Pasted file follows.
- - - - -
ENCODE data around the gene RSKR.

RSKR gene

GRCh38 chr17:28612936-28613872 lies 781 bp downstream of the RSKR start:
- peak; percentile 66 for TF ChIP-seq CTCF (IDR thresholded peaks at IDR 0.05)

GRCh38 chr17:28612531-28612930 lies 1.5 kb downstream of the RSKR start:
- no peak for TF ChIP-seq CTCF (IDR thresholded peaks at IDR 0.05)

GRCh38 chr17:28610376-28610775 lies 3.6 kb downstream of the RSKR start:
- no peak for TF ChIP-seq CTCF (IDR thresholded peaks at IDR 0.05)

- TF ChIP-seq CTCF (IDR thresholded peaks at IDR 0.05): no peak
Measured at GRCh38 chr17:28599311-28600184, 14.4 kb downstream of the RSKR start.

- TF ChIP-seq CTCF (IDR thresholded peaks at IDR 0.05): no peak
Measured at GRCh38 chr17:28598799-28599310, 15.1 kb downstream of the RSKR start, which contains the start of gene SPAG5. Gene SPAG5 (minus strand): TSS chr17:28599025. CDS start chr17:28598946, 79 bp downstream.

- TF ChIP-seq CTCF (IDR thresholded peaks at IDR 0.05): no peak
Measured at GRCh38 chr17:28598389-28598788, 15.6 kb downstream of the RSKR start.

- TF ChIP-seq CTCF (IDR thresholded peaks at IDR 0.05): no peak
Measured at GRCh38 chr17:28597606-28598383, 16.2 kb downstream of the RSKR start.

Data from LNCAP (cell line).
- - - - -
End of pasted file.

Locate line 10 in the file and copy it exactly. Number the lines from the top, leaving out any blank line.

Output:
Measured at GRCh38 chr17:28599311-28600184, 14.4 kb downstream of the RSKR start.